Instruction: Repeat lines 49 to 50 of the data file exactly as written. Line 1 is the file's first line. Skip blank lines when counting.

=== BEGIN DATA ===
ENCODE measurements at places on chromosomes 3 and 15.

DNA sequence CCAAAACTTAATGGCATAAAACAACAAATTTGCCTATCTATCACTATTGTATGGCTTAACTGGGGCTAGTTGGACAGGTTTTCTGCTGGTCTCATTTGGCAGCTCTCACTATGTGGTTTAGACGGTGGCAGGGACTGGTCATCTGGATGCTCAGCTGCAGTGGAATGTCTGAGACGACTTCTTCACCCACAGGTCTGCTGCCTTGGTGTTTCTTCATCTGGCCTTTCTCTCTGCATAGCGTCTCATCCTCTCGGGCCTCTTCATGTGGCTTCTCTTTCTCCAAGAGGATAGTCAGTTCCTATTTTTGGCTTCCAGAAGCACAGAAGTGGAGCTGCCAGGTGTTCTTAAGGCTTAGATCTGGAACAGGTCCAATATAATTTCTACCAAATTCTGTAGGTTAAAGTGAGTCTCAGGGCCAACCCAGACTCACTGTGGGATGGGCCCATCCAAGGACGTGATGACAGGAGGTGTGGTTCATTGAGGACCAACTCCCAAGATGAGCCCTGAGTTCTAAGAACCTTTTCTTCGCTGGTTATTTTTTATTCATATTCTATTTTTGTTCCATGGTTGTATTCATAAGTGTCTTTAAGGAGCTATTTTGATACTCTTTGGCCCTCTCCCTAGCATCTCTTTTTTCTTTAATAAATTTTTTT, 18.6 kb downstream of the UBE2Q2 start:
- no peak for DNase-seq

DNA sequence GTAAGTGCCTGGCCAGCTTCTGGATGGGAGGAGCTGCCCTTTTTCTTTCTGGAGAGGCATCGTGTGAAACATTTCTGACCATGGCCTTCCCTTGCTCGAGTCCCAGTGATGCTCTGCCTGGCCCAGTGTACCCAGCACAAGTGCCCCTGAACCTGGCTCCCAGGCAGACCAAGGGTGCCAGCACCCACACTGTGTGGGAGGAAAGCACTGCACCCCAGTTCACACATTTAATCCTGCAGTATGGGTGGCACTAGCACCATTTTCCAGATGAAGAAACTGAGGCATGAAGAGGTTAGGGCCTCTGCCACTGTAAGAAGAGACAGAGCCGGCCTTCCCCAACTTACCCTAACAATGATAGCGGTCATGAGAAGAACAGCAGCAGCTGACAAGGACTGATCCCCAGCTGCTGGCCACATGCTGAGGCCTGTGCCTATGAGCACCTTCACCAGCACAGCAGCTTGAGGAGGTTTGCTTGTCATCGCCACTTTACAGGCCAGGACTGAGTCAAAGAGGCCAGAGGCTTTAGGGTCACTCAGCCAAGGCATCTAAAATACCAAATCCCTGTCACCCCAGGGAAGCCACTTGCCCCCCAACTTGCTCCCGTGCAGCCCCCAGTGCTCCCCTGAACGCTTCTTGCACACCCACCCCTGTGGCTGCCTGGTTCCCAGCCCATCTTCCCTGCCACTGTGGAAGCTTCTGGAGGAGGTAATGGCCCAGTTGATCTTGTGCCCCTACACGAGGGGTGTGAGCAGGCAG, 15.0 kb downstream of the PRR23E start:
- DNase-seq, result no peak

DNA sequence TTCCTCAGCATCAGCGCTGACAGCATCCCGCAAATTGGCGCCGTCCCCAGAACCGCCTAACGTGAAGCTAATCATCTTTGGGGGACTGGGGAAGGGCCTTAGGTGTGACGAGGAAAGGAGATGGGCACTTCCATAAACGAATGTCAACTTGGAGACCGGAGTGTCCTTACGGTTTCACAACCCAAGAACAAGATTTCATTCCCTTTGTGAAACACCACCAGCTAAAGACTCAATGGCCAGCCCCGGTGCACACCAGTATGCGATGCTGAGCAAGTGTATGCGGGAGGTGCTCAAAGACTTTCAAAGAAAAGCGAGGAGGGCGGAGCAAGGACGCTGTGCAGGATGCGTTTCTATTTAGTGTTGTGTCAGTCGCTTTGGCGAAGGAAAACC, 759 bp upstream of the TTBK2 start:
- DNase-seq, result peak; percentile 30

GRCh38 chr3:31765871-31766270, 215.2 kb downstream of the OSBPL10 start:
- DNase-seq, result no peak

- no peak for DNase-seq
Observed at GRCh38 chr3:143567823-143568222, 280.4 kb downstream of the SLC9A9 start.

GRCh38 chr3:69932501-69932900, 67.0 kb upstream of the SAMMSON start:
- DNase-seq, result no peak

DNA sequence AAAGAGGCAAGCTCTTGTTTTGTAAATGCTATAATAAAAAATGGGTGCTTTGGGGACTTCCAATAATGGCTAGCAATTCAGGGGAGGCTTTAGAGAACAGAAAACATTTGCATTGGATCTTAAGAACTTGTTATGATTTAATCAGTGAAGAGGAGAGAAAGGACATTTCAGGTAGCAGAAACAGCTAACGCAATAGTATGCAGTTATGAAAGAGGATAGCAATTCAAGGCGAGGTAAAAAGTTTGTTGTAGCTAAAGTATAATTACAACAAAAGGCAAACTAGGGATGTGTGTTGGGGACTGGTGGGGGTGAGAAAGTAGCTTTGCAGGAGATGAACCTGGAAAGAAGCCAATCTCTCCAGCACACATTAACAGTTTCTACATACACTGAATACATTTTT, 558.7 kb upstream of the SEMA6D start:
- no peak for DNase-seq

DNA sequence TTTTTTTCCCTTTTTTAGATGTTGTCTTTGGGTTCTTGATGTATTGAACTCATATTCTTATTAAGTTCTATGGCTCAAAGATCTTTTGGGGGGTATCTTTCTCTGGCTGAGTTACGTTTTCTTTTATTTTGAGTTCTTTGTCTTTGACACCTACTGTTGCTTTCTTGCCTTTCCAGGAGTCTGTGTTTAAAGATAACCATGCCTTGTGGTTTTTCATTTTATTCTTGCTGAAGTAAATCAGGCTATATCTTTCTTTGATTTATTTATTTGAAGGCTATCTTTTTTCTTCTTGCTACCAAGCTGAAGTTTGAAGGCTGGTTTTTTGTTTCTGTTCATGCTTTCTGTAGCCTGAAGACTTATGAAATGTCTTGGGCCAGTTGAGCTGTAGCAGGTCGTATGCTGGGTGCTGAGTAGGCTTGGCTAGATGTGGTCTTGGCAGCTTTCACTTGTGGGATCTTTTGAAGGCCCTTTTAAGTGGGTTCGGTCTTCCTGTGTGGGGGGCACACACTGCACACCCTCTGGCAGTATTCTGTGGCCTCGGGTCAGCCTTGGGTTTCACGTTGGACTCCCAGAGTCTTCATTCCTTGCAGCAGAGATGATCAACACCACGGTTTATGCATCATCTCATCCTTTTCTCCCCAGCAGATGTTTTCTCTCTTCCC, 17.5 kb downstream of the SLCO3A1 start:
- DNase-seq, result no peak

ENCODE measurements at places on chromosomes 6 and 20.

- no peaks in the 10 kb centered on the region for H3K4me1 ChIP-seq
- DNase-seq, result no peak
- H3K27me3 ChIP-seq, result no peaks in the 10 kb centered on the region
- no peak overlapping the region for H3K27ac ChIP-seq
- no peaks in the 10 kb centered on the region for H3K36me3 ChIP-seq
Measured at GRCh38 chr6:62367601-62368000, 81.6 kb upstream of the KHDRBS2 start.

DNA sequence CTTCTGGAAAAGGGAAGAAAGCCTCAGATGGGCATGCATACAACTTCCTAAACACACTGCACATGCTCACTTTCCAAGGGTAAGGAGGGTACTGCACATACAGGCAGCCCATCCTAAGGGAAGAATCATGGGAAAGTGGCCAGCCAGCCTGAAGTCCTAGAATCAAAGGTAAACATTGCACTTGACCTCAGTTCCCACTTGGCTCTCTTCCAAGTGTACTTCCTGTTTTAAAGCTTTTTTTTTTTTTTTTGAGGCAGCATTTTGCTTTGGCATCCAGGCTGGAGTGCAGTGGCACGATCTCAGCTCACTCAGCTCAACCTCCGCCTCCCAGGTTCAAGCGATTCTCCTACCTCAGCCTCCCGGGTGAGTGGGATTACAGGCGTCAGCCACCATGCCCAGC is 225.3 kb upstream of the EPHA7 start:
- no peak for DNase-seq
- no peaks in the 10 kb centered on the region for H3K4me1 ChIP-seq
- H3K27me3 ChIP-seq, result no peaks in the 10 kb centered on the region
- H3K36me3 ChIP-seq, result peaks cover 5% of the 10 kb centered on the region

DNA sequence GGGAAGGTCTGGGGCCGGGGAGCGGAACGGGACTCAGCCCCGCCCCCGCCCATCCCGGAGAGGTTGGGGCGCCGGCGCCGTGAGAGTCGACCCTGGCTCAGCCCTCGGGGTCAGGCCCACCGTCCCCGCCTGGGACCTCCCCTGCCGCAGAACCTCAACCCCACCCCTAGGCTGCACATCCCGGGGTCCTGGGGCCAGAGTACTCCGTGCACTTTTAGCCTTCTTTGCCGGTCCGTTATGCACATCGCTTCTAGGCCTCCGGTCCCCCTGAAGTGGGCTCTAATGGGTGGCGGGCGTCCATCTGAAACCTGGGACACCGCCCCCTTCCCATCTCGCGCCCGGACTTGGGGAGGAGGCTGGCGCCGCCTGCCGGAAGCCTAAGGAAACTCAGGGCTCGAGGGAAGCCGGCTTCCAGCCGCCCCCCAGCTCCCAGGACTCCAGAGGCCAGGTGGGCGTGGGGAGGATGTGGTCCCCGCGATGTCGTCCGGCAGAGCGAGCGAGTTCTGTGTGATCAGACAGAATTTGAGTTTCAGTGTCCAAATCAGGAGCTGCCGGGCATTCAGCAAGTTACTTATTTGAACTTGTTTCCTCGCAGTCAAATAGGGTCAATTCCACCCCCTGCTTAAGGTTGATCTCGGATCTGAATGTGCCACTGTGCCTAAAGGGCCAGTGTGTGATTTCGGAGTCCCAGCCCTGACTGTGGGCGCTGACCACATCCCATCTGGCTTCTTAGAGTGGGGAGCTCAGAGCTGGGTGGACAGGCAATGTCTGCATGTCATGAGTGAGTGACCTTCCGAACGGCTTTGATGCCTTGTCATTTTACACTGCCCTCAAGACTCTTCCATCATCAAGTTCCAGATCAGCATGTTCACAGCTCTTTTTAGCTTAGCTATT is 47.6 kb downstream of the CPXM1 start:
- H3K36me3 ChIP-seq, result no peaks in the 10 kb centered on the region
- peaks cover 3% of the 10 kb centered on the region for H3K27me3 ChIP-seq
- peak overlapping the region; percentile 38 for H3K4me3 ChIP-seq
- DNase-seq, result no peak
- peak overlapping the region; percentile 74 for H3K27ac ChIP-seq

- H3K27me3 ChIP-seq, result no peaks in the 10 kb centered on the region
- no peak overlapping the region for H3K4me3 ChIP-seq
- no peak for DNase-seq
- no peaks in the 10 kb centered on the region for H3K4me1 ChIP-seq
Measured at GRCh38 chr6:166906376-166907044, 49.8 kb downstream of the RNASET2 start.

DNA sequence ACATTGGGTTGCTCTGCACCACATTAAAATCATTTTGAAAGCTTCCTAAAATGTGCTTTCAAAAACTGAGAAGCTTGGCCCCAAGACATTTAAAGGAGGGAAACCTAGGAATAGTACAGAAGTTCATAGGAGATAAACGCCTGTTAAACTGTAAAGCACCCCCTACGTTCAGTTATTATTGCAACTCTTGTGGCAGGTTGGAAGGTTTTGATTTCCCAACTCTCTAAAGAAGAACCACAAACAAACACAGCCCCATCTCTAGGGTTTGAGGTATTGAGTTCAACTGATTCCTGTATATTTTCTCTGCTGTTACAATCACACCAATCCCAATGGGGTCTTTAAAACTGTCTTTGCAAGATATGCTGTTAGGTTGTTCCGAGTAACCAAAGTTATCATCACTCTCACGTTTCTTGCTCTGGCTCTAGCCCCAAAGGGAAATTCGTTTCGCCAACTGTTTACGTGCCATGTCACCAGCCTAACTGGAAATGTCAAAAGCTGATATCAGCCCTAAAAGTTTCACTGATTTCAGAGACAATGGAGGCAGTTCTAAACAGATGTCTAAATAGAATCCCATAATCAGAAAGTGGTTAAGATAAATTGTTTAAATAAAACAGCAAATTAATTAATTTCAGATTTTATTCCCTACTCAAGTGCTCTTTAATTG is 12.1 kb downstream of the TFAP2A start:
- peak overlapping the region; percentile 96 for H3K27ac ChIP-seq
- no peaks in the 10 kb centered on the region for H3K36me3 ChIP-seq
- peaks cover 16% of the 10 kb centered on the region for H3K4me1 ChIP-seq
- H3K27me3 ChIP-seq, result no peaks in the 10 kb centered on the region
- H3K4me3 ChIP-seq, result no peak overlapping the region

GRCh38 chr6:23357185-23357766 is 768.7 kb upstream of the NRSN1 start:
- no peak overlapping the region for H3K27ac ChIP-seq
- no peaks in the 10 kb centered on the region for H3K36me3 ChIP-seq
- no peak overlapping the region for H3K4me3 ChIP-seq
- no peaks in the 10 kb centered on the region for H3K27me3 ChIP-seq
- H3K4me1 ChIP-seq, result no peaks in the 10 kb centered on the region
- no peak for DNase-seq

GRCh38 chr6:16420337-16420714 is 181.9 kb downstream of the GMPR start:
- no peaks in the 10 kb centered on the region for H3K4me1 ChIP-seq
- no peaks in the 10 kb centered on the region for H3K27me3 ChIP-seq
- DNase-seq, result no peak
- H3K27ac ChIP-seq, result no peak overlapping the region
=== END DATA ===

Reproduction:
- no peaks in the 10 kb centered on the region for H3K36me3 ChIP-seq
- no peak overlapping the region for H3K4me3 ChIP-seq